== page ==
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Medical student at James Alexander Medical Practice, Hull

Work experience – a student's perspective

Work experience – A student's perspective

If you're interested in studying Medicine, it's never too early to start thinking about getting work experience to support your application to medical schools.

Below, first year Medicine student Sarah Mahmood gives an insight into her work experience and shares some tips to help you make the most of it.

Pictured: Sarah Mahmood, Year 3 Medicine student

Sarah Mahmood

What work experience did you do?

I did quite a lot of work experience as I really enjoyed experiencing the new environments.

When I was in high school, we had to undertake two weeks of work experience relating to a field we were interested in.

I really wanted to do work experience in a hospital setting, however, I was underage at that time. The closest I could get was a pharmacy, which proved to be very useful. I learnt how to communicate effectively with customers and use the complex online system. I also learnt about the importance of stock control as well as the different types of medications and what they are used for.

During Year 12, I undertook work experience at a hospital which gave me an insight into what life as a doctor is like. I shadowed the doctor and learnt the importance of communication, teamwork and patient-centred care.

To gain a wider insight into the field of medicine, I also completed work experience in a care home. This experience opened my eyes to the world of ageing and how the elderly have specific medical and social needs.

How did you organise the work experience?

I emailed local hospitals enquiring about any opportunities they had for me to shadow a medical professional. Once they confirmed that they were taking work experience students, I visited the places to ensure it was definitely something I wanted to do.

I also spoke to my teachers in college, who were very helpful in organising work experience.

Did you have any support to organise work experience, or did you encounter any challenges?

My teachers at college supported me in finding work experience, however, the majority of the work experience I arranged myself by contacting local hospitals and care homes.

One challenge that I encountered was that you had to be a certain age in some places to be able to do work experience. It's worth talking to older years in your college and seeing where they did their work experience.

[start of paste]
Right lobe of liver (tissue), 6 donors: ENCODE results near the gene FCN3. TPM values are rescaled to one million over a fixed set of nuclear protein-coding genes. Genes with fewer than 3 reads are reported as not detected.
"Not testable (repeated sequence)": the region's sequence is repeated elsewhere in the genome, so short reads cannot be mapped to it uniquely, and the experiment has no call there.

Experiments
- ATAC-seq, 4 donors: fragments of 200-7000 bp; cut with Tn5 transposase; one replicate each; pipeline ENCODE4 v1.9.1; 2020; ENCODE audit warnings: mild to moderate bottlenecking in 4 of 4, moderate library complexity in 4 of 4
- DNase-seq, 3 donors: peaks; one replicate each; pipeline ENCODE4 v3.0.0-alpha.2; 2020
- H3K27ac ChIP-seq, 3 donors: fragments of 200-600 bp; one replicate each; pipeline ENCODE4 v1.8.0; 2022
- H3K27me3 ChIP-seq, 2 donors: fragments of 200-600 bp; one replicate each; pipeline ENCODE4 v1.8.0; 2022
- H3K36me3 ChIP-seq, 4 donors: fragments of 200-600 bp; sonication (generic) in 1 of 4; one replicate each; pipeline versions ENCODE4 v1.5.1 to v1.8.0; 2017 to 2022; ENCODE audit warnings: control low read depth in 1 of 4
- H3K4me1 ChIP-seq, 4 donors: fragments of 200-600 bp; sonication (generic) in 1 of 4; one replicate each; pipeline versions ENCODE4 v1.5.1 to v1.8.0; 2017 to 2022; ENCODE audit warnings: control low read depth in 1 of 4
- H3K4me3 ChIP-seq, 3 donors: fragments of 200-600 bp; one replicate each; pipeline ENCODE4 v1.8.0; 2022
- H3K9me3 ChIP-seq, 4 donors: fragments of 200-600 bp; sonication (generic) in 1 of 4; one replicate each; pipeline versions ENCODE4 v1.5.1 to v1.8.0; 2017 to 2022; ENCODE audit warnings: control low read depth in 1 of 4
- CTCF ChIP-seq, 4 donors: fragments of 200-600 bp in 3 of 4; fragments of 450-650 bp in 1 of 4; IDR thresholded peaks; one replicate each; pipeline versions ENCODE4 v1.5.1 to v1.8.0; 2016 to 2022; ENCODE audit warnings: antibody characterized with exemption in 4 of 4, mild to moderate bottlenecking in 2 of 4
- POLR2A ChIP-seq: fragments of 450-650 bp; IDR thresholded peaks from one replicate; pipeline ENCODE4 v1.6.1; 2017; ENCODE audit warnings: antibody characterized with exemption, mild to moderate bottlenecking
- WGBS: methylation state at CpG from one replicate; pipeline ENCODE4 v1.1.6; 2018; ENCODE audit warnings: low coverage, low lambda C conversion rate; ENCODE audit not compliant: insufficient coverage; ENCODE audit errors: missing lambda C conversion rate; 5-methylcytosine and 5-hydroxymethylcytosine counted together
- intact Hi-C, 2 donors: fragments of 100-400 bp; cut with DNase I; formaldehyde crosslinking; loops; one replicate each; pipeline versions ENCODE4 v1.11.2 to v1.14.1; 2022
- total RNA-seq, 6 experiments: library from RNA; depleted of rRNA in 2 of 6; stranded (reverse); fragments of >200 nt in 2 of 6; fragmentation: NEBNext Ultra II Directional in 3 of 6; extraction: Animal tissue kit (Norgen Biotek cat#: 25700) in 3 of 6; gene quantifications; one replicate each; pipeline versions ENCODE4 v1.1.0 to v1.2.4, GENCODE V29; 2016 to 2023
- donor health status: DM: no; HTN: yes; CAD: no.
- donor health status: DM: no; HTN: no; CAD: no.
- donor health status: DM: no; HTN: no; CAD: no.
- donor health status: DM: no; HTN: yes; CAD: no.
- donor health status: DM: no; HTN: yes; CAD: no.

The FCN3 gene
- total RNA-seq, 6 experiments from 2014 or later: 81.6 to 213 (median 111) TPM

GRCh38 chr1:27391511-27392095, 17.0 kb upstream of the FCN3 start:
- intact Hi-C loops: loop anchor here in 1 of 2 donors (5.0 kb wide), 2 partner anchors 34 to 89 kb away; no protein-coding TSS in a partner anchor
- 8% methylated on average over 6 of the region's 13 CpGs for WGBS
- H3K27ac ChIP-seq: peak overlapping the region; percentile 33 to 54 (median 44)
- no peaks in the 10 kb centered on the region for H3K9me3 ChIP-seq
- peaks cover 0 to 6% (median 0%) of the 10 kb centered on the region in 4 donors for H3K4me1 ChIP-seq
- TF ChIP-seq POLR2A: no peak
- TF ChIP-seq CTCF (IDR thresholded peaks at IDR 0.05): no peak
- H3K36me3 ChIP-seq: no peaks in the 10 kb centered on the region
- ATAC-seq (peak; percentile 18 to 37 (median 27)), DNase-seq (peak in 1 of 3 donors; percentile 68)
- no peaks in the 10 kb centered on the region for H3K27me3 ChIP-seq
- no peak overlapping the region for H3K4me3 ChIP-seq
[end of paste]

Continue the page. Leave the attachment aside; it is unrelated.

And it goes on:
How do you feel work experience was useful to you?

I learnt about the realities of medicine and the qualities a doctor possesses, such as empathy, leadership and teamwork skills.

Importantly, I learnt that each patient is different, highlighting the importance of patient-centred care, and the need to tailor your practice to each patient's individual needs.

Work experience alongside volunteering confirmed that Medicine was definitely the career I wanted to go into.

How did you use your work experience in your application or interview to medical school?

I spoke about my work experience in my personal statement and reflected on what I had learnt and why that was important.

During my interview preparation, I ensured I practised some questions relating to work experience, as this can be a topic that can arise in the interview. I would advise getting a family member to ask you any questions relating to work experience, and practise formulating an answer spontaneously.

Do you have any tips for prospective students about work experience?

Think about the qualities the doctor possesses and whether you have any of these qualities and how you have demonstrated them in the past.

Reflections are key from work experience: why did you do work experience? What did you learn from your work experience, and what more would you like to see and why?

Mention your work experience in your personal statement, talk about what you learnt and why this is important. Practise talking about your work experience for preparation for the interview.